Discovering Porto wine

Although Porto or Port wine is created in the eastern mountainous range of the Douro Valley in Portugal, its name is in thanks to the city of Oporto, where the wine was originally exported. The first recorded shipments of Porto wine dates back to 1678. For the last several centuries, Port wine has not only put Portugal on the map for fine wine, but also captured the hearts of chocolate and cigar lovers around the world.

Port is a fortified wine, created by adding grape brandy (beneficio) to the wine before fermentation is complete. Made by indigenous grape varieties, Touriga Nacional, Touriga Francesa and Tinta Barroca, the characteristics of Port wine are very true to the outstandingly unique terroir of the Douro.

Traditionally, Port wine was carried down the Douro River from the Valley to Oporto using boats known as barcos rabelos. It was then unloaded into lodges where it would be further aged, bottled and shipped. Port wine is extremely popular in Britain and Scotland. In fact, many Port producers in the Douro are English and Scottish, such as Taylor’s and Croft respectively.

Map of Portugal wine regions from


There are various types of Porto wine that are differentiated by their ageing time:

Red Porto

  • Ruby, Reserve and Late Bottled Vintage (LBV)
  • Ages for a short time in large oak vats. Ruby is aged for 2-3 years, while LBV is aged for 4-6.
  • Full bodies and fruity characteristics of cherry, blackberry and black currant

We recommend: Fonseca LBV 2007

One of the largest and most respected Portuguese Porto producers. The vintage is fresh and intense with rich black fruit. Unfiltered, with no fining or filtration.


Tawny Porto

  • Rich and mellow
  • Aged in oak casks for 10, 20, 30 and 40 years
  • Typical nutty flavours with butterscotch and oak wood

port and glasses

We recommend: Quinta de Ventozelo 10 Year Tawny

Average of 10 years in pipas (550-litre casks), made of native oak and chestnut.


White Porto

  • Made from white grape varieties popular in the Douro region
  • Aged for 2 or 3 years in vats or stainless steel with no further aging required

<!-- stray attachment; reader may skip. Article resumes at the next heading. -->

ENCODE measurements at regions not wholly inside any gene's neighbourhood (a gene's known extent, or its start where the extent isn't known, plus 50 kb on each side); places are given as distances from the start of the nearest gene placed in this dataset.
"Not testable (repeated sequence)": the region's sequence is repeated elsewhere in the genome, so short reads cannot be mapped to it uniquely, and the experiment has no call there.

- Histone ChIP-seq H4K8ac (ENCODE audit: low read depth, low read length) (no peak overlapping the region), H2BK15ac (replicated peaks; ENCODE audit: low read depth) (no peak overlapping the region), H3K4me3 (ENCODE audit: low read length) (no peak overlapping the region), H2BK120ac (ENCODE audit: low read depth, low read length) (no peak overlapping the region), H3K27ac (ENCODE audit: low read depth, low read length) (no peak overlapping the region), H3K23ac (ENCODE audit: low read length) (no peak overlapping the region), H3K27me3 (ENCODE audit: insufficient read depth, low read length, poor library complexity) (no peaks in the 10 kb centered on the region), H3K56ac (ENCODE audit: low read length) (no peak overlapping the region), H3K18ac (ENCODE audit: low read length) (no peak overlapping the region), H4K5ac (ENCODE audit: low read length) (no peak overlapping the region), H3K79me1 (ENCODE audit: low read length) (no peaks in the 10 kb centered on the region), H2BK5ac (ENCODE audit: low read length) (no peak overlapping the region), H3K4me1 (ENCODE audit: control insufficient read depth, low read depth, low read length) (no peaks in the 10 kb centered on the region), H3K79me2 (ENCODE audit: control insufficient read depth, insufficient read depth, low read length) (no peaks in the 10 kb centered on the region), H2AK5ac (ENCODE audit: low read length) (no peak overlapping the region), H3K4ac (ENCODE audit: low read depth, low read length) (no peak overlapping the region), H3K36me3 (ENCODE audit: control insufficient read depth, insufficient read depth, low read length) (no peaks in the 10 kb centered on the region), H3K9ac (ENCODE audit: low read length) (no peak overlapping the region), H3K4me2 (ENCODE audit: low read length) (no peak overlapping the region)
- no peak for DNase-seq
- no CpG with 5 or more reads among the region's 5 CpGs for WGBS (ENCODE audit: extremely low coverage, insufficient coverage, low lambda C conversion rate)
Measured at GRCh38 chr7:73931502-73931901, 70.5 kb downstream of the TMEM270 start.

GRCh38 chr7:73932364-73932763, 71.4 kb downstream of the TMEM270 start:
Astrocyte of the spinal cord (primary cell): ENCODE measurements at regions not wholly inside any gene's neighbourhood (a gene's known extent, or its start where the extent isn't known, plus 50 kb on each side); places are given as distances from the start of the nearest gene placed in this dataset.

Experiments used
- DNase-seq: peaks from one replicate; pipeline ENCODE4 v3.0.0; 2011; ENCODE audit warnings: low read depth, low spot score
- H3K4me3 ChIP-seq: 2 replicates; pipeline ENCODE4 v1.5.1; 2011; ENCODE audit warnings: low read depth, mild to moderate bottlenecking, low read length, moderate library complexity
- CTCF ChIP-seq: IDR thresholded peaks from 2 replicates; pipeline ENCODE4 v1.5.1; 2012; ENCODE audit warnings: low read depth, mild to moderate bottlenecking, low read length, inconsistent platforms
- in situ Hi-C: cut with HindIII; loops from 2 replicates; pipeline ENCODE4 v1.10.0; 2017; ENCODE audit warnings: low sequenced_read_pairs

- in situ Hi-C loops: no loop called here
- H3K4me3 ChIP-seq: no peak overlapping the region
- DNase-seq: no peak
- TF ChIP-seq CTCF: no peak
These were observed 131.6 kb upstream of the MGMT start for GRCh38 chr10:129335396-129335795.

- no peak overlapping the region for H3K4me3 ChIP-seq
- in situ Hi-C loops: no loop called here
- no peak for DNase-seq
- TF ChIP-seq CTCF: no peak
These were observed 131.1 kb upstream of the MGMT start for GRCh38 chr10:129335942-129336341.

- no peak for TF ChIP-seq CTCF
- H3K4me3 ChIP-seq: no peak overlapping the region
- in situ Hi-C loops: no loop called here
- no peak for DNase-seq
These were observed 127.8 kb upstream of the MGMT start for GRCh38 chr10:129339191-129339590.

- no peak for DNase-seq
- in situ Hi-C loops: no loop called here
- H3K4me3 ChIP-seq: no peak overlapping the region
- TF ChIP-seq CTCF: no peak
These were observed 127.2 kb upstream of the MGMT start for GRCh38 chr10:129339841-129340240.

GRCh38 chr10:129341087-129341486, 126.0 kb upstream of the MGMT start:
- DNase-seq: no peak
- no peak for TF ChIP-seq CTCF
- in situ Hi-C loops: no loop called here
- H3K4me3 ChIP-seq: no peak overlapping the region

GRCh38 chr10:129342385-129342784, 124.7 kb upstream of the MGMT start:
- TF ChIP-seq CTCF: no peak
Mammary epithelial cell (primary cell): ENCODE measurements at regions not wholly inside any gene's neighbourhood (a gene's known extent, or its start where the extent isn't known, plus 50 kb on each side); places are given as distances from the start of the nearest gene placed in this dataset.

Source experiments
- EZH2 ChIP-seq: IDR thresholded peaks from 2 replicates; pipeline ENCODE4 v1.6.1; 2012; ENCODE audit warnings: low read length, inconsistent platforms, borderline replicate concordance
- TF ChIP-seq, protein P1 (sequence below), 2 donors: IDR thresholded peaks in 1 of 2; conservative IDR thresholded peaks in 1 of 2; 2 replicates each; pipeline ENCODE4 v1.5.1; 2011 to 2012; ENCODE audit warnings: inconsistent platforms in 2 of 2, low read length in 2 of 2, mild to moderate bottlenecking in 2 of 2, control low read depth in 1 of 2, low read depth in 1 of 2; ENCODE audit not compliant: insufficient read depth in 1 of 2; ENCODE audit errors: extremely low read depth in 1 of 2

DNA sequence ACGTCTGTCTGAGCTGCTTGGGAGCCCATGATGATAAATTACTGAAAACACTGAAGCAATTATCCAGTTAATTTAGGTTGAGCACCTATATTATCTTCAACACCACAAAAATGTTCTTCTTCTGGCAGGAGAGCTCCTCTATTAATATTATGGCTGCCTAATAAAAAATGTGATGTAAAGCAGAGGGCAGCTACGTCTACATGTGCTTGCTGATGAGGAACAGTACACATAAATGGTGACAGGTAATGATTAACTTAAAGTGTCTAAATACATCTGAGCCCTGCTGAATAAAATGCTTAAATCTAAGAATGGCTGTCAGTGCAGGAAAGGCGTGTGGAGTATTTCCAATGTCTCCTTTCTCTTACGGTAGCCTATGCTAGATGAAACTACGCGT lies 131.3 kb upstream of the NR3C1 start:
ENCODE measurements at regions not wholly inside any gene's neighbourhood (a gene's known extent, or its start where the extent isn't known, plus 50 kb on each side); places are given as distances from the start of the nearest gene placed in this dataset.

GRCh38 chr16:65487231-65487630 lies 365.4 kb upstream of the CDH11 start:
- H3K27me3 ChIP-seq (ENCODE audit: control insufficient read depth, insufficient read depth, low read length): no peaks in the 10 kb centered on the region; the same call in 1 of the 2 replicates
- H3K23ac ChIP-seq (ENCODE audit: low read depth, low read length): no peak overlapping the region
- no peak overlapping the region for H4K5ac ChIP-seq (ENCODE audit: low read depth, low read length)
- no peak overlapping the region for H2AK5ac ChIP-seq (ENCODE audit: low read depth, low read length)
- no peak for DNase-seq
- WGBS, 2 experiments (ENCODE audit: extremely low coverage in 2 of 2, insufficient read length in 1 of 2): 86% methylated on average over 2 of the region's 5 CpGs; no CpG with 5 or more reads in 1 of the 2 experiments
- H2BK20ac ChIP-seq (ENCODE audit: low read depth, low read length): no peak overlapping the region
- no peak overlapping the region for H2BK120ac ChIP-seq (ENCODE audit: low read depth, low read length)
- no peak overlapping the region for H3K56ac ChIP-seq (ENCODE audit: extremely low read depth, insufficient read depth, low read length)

• Sweet or dry styles

We recommend: Dow’s Fine White Port.

Aged for 3 years at the Quinta do Sol winery, this Porto is semi sweet and can be blended into a cocktail with ice and soda.


Vintage Porto

  • Made from only the best grapes of a single vintage in years that are “vintage-worthy.”
  • Aged only for a few years, so it’s best to tuck it away in the cellar

2005 vintage port

We recommend: Quinta de Ventozelo Vintage 2005

Aged in stainless steel tanks for 2 years, to preserve the maximum purity of the wine. The wine is bottled without filtration at Quinta de Ventozelo.


Porto wine is an excellent addition to any dessert such as fine cheeses or chocolate cake. Better yet, make it a chocolate cheesecake. Or you can easily serve White Port as an aperitif.

If cellaring your Port, store bottles on their sides in a cool place (12ºC to 14ºC) away from direct light. Drink when released if you like young fruity Ports. Good vintages will develop for 15-20 years; in exceptional years, up to a century. Once open, drink within 1 day (old Ports) or 1 week (young Ports).

If you have yet to give Porto a try, we strongly suggest that you do. Tannic members have an exclusive on some of the Port featured. If you aren’t a member, sign up today! Or if you would like to share your favourite Port wines, we would love to hear your recommendations.